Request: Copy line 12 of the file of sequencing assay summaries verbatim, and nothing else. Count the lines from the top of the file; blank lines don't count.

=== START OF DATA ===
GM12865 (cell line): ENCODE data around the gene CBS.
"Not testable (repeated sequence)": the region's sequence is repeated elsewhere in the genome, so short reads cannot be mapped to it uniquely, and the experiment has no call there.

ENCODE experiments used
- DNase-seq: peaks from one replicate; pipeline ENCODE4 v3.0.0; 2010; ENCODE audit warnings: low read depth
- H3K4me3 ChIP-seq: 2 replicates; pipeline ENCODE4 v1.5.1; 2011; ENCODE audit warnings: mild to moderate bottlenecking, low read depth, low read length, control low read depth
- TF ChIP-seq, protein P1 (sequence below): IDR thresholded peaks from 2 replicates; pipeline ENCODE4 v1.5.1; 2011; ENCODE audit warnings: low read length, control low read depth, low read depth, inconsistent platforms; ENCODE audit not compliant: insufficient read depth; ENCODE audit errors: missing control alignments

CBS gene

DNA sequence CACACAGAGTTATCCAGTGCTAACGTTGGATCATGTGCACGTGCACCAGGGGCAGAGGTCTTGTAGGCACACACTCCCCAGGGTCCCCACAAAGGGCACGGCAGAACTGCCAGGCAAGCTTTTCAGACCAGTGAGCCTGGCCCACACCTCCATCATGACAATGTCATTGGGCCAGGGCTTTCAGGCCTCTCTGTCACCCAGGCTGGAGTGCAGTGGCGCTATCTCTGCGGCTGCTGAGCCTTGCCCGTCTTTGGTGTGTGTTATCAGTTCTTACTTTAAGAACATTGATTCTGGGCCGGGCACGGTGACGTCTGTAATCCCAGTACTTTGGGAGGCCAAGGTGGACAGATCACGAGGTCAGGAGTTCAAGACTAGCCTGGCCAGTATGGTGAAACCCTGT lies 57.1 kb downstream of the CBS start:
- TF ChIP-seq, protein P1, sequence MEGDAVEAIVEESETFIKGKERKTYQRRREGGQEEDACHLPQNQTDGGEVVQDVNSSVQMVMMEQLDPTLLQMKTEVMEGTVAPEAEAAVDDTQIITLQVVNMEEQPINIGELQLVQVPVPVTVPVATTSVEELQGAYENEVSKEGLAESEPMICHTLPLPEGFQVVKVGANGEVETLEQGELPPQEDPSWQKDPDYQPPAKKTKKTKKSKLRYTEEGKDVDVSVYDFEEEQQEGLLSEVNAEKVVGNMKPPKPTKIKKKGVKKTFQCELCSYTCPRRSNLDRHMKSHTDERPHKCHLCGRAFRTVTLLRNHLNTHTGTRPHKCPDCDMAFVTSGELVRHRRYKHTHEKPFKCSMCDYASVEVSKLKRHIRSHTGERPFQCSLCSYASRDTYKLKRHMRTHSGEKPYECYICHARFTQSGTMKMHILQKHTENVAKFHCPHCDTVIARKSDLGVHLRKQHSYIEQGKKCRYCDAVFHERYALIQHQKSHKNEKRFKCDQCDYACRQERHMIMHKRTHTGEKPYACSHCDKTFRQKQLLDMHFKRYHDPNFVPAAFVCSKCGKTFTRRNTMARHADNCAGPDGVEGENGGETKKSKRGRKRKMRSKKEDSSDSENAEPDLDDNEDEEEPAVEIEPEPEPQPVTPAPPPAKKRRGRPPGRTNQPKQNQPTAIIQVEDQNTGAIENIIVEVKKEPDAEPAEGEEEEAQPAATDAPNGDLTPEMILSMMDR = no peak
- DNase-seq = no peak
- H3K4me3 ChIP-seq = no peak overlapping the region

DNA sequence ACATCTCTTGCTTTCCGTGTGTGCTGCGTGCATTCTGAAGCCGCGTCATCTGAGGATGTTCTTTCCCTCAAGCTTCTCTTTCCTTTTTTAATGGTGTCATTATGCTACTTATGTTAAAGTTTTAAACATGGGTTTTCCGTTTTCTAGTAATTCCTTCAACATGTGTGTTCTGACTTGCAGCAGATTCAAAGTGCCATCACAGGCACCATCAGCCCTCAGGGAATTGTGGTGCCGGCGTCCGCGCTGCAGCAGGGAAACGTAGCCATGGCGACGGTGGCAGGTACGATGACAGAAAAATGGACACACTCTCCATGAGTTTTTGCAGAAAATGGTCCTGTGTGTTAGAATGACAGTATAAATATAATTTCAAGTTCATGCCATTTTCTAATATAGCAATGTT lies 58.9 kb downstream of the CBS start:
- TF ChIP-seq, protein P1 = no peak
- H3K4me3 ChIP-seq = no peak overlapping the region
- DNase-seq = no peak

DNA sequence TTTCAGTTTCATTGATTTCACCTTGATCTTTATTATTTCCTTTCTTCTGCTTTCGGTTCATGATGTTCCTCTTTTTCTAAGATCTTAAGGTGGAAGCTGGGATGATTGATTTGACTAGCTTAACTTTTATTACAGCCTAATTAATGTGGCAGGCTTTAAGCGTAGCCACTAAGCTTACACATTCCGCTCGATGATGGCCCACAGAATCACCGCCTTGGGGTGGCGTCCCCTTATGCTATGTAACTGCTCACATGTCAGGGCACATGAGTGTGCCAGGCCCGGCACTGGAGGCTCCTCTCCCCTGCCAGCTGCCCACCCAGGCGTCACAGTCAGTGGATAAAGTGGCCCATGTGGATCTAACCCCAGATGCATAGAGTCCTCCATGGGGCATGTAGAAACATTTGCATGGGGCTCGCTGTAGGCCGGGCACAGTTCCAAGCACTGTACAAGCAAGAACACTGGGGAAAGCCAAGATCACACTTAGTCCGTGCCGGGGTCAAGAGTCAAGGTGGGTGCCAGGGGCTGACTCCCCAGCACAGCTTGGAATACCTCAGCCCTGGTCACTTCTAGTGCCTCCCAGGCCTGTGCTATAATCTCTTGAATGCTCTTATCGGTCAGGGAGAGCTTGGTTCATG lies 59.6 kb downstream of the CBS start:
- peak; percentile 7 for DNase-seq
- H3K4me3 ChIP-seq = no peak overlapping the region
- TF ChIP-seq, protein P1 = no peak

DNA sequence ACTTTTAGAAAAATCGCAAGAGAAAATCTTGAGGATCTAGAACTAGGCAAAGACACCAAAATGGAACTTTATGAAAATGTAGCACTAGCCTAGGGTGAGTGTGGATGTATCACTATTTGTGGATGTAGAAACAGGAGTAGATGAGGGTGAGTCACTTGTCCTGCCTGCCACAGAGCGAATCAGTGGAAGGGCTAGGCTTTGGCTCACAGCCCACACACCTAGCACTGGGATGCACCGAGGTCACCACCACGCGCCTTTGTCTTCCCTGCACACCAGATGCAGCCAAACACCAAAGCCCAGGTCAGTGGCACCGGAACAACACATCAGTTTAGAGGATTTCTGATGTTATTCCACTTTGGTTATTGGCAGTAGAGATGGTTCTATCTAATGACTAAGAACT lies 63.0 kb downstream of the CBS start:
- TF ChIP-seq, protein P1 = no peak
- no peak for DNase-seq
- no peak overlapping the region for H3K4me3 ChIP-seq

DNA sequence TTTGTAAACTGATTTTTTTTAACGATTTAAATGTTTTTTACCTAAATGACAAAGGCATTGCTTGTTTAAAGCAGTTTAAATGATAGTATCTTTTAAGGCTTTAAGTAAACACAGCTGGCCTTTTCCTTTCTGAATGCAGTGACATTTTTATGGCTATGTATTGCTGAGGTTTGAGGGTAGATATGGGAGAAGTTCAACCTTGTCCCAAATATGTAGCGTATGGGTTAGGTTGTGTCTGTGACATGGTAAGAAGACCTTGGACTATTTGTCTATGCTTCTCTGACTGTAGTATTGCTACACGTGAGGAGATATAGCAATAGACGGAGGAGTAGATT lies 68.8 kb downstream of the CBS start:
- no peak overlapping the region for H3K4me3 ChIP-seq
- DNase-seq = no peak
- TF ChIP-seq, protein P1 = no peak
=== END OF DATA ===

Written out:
DNA sequence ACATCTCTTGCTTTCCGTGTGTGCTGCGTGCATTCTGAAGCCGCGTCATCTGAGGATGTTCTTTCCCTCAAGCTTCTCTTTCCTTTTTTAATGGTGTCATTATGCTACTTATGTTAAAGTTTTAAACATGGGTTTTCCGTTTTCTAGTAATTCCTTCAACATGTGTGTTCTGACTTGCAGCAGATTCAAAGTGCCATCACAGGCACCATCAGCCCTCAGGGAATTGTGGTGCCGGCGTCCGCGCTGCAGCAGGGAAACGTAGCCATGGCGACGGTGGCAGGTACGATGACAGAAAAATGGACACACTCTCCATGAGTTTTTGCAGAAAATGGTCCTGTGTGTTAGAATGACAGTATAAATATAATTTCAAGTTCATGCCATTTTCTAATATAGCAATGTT lies 58.9 kb downstream of the CBS start: